In July 2012, fifteen distinguished judges and an eight-person advisory council selected the three best submissions in the international competition to win the contract to design the Kunsthalle Mannheim’s new building. Their selections were: von gmp – von Gerkan, Marg and Partners, Peter Pütz, and Volker Staab. Five further entries were named runners-up by the jury, including Annette Gigon/Mike Guyer, Ortner & Ortner, and Rafael Moneo. In total, twenty-nine architects, alongside twelve invited museum planners, had taken part in the anonymous, two-step process, among them David Adjaye, David Chipperfield, SANAA, Zaha Hadid as well as two Mannheim-based companies and three recently established firms. In December 2012, Hamburg-based gmp, Germany’s largest architectural group, emerged as the winning entrants. The independently founded, private Kunsthalle Mannheim Foundation took on responsibility for the realization and budget for the project. The foundation stone was laid in March 2015. Just under three years later, the Hector Building was handed to the city of Mannheim as a gift on December 18, 2017.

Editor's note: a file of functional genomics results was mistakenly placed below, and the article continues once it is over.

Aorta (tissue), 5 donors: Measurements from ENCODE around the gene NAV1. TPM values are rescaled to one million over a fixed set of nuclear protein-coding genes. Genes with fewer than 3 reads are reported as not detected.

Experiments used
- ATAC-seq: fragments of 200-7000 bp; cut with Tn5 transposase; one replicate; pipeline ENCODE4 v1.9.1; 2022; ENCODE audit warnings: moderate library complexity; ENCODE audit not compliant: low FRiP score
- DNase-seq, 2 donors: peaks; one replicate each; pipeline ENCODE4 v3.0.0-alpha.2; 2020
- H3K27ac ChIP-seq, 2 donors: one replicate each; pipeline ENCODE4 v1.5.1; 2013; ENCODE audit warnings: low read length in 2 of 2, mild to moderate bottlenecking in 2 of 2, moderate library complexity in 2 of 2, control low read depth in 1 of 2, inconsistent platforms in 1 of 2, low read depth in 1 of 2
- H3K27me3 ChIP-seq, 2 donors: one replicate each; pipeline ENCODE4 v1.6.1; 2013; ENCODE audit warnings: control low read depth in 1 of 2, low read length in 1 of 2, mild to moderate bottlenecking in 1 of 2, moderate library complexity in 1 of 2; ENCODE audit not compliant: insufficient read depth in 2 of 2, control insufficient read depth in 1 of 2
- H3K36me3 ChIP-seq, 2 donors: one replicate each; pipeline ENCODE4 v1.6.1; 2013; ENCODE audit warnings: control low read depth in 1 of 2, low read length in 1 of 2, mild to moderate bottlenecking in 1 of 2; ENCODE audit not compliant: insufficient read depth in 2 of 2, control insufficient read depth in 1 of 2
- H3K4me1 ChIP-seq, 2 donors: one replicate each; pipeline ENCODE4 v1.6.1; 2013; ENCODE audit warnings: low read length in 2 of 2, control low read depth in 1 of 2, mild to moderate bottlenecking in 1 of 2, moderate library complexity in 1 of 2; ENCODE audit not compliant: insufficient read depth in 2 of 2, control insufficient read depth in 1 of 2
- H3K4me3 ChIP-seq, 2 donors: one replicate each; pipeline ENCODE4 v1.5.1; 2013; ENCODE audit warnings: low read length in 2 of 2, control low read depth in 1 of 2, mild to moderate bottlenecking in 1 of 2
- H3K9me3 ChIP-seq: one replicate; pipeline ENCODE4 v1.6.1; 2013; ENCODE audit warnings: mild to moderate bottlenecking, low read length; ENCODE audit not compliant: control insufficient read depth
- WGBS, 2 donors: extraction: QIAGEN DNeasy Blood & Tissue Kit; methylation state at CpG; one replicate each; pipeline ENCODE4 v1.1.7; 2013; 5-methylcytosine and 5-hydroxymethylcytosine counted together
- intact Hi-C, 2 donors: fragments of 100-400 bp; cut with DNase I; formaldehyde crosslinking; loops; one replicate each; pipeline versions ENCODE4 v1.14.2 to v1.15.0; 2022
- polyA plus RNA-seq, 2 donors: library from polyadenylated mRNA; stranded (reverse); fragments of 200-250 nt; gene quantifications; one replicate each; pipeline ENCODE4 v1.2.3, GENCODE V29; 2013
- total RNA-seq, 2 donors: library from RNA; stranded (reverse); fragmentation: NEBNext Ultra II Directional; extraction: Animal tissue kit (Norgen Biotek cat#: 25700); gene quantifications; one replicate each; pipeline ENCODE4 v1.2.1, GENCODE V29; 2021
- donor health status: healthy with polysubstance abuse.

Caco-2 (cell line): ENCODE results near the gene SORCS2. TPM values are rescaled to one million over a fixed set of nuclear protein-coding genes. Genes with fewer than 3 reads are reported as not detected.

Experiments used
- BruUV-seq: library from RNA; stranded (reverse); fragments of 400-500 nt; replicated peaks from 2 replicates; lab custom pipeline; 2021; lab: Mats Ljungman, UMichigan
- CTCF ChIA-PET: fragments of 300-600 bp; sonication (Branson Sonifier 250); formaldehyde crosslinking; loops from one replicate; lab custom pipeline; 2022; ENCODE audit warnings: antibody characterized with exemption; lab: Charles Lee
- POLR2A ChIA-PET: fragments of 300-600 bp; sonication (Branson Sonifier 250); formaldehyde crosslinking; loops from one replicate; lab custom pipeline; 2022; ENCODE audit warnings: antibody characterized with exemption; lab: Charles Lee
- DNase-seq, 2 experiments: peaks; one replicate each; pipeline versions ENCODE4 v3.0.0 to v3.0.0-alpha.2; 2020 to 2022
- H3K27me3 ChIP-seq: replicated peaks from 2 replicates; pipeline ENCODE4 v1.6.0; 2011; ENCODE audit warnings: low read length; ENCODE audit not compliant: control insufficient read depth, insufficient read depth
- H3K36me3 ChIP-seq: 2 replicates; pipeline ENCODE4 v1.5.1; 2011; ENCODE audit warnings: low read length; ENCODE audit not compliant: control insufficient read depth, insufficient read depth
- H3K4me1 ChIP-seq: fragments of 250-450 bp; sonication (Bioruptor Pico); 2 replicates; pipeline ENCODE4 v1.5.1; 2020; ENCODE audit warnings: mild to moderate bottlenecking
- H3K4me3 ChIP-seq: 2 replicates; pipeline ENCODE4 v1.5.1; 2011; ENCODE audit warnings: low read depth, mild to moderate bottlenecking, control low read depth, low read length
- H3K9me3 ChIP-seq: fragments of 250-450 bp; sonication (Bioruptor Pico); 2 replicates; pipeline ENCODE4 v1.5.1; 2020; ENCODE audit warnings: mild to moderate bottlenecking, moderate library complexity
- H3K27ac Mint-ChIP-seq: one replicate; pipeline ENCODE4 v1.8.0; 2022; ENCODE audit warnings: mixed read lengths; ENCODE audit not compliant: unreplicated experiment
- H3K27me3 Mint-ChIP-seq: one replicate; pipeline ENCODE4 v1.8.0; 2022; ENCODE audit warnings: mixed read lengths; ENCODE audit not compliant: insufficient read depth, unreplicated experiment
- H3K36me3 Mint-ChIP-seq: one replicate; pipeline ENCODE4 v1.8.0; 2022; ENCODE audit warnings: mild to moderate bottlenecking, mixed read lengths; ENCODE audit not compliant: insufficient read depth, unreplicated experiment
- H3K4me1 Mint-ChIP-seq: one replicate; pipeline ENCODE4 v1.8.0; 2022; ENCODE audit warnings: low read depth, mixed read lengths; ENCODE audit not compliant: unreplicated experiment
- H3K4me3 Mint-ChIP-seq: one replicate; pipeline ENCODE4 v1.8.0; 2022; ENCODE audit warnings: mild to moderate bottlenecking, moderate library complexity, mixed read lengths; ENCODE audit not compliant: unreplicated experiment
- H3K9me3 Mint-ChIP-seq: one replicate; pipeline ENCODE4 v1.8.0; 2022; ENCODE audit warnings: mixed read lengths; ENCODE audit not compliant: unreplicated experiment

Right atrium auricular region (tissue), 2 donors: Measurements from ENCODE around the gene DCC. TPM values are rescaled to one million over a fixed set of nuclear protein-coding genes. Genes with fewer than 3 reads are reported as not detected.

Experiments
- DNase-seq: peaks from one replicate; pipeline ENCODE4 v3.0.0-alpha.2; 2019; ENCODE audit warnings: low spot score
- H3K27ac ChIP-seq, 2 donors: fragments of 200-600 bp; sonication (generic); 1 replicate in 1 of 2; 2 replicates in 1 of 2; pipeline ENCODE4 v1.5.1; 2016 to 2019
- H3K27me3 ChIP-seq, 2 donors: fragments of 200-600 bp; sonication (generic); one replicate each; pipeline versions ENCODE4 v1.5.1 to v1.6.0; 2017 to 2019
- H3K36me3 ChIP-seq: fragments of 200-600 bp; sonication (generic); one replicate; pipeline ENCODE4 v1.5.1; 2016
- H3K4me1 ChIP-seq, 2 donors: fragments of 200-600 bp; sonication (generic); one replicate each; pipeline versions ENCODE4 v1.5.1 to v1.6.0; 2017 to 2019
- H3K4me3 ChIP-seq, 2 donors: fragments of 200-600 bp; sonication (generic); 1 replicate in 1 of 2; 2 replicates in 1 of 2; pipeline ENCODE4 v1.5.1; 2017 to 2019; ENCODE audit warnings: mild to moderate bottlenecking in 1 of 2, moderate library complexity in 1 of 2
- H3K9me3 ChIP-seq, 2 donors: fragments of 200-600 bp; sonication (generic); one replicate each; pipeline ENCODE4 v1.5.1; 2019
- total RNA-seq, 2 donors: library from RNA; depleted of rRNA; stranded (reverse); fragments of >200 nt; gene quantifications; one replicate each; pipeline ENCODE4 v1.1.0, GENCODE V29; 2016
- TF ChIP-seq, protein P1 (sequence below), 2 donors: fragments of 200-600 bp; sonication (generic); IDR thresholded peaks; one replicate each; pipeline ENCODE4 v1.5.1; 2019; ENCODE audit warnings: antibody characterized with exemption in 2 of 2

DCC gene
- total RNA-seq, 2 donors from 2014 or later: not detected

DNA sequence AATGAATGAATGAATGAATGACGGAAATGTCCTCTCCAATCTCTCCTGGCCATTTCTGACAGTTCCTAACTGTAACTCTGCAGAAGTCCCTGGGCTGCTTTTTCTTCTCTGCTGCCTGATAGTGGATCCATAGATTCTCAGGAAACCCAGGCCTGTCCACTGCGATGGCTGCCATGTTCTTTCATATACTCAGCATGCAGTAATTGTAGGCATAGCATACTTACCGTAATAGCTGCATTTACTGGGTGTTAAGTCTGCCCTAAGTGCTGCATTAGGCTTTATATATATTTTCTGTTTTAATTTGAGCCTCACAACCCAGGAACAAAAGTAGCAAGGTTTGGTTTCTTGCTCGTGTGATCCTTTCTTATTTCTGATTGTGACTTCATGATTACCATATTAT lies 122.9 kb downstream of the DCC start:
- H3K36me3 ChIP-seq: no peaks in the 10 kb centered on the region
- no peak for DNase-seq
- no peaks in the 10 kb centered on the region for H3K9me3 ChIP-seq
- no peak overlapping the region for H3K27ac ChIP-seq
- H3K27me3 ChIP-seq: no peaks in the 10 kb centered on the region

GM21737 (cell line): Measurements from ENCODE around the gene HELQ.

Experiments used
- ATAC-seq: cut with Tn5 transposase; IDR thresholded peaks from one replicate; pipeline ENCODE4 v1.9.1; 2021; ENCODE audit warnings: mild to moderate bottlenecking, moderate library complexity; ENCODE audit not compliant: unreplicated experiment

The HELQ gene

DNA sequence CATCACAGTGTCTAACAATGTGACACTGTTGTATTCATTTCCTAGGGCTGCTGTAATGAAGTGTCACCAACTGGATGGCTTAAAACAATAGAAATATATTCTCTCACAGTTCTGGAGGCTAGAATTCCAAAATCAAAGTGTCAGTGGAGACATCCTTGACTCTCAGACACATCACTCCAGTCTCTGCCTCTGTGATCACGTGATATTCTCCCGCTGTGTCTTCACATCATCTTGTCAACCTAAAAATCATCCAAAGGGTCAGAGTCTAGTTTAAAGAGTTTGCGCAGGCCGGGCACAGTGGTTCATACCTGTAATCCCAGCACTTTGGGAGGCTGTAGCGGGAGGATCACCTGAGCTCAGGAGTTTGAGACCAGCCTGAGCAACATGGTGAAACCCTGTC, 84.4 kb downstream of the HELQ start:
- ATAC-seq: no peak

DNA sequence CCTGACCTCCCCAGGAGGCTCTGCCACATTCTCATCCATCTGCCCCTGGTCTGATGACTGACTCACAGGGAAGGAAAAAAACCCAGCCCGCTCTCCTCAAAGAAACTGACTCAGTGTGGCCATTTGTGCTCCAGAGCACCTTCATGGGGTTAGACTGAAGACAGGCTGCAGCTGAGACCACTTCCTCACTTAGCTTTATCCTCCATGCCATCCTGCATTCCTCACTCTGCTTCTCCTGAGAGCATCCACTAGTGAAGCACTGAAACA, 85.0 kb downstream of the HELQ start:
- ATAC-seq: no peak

The Kunsthalle Mannheim’s historic original building was constructed in 1906–07, designed by Hermann Billing on the three-hundredth anniversary of the city for the International Exhibition of Art and Horticulture. The well-known Karlsruhe architect designed a gallery building with two wings, a central domed hall, and an imposing entrance flanked by a pair of lions carved from Mannheim’s characteristic red sandstone. Surprisingly, the art nouveau building faces away from Friedrichsplatz – Mannheim’s modern center – to allow space for a prominent museum “temple” that was intended to sparkle there. The Reiß siblings had already donated their entire fortune to their hometown in 1902. Billing’s architecture, featuring glass ceilings and solid side walls to facilitate the hanging of paintings, complied with the most progressive museum standards of the time. The name “Kunsthalle” underpins the founding mission statement declared in 1909: The industrial city, the place where cars and bicycles were invented, would now dare to engage with contemporary art. To this end, the young Fritz Wichert developed the visionary concept of a “museum of meaning,” one that focused on the quality and singularity of its contents rather than adhering to a strict historical system. His Kunsthalle was not only notably committed to the artistic avant-garde and aesthetic, humanist education, but also contributed to Mannheim’s economic development as a city of culture.
Learn more about our collection and how it came into being.
Learn more about our digital tools.
Learn more about our digital tools.